After the marriage, I started to think on my own for the first time. Before that my life had been survival mode, stay under my dad's radar, don't upset my mom, and try to find peace in my own way. I won't say I bloomed, because that would make it sound like it was an easy wonderful thing. I would almost say that the process was of me struggling up through the soil to find some light. I got really dirty, and it was painful, and hard, and tiring. I started to gain weight at that time, and haven't really stopped since. I was bullied in my old home, my weight was made fun of, and when I was finally on my own, I could thumb my nose at it. I didn't have to explain to anyone why Ben and Jerry were my best friends, and why I had a third helping. I was free of the constant criticism. My first marriage didn't make it 2 years, and I feel bad that I married him, but we both didn't know better.

I am still trying to reconcile being healthy and the old feeling of not being good enough if I wasn't skinny. I struggle, with wanting to show my mom that I am just as lovable at 200 lbs as I am at 115. That my weight doesn't change my core being.

Obviously that post hit something visceral in me, and I need to let go of some of the weight that has been on my shoulders about this subject. Thank you for reading it......


jadedj said...

I love you, baby.

Anonymous said...

Georgia, I am moved by this heartfelt post. Your sincerity shines through in each of your words and they serve to remind us how fragile we are as humans. For some, it's a struggle with weight, for others, with self acceptance no matter what their size. I have known thin people who are miserable; who don't feel good in their skin and I have known overweight people whom are too depressed to get out of bed. I struggle with body issues on a daily basis. I worry that a "fatty" roll may make an appearance, that my tummy's not flat, that my arms are not toned. I eat one meal a day and still think that it's too much. What can I say? It's a process. I'm continuously reaffirming my self worth by telling myself that I'm beautiful just the way I am. And we are you know? Because there's more to beauty than aesthetics. Thank you for sharing your story. Great post, Georgia!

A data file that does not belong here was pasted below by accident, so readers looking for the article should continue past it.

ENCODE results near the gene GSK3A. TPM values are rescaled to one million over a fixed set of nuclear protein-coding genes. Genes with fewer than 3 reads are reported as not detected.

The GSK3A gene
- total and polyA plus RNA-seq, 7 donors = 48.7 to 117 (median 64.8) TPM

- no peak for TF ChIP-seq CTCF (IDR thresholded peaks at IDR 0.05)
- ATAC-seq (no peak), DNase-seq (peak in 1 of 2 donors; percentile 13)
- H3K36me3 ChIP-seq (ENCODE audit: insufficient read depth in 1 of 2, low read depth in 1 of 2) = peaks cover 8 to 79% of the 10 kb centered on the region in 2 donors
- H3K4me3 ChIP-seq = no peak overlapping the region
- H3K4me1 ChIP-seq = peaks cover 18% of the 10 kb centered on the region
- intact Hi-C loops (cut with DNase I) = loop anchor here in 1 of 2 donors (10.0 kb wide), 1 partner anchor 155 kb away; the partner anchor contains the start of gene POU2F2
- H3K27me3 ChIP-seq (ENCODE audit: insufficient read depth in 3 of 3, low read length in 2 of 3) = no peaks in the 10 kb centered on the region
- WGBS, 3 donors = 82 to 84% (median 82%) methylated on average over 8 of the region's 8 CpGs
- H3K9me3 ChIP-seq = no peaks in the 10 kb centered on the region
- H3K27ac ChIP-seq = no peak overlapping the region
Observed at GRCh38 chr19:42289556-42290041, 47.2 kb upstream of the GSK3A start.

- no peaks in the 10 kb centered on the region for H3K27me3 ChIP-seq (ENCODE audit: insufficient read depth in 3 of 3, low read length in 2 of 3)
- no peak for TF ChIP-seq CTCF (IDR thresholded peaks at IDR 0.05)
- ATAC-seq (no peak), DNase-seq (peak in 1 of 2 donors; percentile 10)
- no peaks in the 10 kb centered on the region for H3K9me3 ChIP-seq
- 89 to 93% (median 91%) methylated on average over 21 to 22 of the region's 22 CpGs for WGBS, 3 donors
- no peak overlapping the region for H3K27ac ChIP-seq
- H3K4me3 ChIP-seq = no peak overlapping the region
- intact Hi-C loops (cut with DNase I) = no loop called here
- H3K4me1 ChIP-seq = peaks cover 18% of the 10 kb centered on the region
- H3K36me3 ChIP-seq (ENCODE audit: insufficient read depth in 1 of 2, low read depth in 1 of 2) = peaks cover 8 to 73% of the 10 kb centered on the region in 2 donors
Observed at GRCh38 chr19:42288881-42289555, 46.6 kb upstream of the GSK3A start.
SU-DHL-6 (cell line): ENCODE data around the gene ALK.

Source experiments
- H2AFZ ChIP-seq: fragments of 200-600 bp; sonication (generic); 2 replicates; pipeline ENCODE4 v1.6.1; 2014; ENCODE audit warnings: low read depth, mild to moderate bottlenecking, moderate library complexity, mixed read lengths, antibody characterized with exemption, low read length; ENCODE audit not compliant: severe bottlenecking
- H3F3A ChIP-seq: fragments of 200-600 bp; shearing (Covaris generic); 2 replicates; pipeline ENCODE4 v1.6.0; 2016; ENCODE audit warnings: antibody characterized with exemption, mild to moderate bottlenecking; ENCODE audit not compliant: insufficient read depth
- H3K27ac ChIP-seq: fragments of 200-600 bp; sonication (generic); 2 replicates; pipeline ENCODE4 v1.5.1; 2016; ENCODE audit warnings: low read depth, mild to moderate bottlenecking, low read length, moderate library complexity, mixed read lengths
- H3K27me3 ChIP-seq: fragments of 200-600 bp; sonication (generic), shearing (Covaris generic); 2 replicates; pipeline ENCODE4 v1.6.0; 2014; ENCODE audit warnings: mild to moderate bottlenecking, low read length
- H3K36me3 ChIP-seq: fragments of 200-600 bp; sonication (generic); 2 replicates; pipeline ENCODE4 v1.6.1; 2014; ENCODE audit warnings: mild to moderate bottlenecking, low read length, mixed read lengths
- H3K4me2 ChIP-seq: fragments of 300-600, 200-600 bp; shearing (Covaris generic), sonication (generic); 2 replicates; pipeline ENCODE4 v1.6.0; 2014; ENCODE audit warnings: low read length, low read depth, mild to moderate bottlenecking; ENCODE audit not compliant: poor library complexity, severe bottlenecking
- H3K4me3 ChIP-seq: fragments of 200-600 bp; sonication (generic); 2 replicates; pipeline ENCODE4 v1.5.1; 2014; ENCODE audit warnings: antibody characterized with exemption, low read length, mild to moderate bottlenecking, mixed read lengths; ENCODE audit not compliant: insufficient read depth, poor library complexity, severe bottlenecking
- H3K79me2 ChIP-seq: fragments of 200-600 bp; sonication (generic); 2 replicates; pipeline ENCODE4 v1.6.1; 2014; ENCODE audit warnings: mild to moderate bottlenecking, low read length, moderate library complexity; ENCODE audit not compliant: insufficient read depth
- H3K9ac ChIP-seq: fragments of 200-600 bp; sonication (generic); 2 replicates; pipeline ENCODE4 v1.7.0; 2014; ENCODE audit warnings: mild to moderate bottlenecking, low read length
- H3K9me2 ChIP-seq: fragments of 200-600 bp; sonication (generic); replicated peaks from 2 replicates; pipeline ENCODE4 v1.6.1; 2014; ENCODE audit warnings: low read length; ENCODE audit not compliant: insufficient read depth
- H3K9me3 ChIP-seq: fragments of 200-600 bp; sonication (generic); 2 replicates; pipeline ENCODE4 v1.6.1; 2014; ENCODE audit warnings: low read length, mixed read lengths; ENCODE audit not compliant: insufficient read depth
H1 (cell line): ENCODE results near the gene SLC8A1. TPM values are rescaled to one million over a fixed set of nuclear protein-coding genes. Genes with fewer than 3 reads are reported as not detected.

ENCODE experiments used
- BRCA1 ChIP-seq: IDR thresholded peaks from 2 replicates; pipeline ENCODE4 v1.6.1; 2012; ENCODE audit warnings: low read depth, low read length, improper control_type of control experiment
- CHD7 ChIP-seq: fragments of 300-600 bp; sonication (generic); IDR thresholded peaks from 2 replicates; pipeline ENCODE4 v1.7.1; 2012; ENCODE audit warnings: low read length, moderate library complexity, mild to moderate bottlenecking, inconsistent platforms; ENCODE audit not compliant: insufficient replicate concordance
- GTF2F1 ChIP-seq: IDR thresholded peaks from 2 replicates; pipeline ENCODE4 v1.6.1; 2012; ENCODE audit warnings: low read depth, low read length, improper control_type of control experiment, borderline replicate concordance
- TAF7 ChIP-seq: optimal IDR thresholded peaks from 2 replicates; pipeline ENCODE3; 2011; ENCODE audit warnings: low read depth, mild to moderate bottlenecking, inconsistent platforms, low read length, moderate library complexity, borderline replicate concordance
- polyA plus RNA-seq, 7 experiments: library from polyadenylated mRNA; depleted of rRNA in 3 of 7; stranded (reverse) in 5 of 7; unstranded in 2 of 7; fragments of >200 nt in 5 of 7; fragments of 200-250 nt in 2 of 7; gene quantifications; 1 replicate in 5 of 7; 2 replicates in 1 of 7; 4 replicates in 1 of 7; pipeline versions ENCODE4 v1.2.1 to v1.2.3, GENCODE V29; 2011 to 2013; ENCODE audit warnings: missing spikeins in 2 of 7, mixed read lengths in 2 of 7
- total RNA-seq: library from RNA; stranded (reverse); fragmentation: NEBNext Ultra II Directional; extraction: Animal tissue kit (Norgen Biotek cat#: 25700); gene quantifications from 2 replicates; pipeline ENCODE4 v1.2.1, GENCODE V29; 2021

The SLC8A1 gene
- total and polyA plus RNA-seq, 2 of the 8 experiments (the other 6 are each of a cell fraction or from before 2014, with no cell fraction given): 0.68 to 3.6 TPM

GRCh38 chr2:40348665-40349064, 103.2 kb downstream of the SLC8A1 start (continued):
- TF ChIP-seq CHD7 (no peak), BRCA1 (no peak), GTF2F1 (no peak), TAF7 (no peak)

Mama Pants said...

Thank you. You too seem so put together, and happy, not worried about others perception. You have the confidence I lack.

I think too many of use suffer in silence.

Corinne @ Everyday Gyaan said...

Georgia - Thank you for your openness. Just recently, I looked at old pictures of myself and realized I was not fat all those times my mother suggested I was. Now I most certainly am. Need to rewrite the script in my head for sure. Thank you again for sharing.

Brenda said...

I have struggle all of my life with my weight, traveling through the good, the bad, and the dark, and sometimes I let it beat me. But some while ago I took on that dark mistress and kick her out.. I am remain a work in progress. I wear a size 16 and although I'd like to be a 12, I am happy that I came down from a 24.. I only focus on being strong now and I feel amazing. Wonderful post.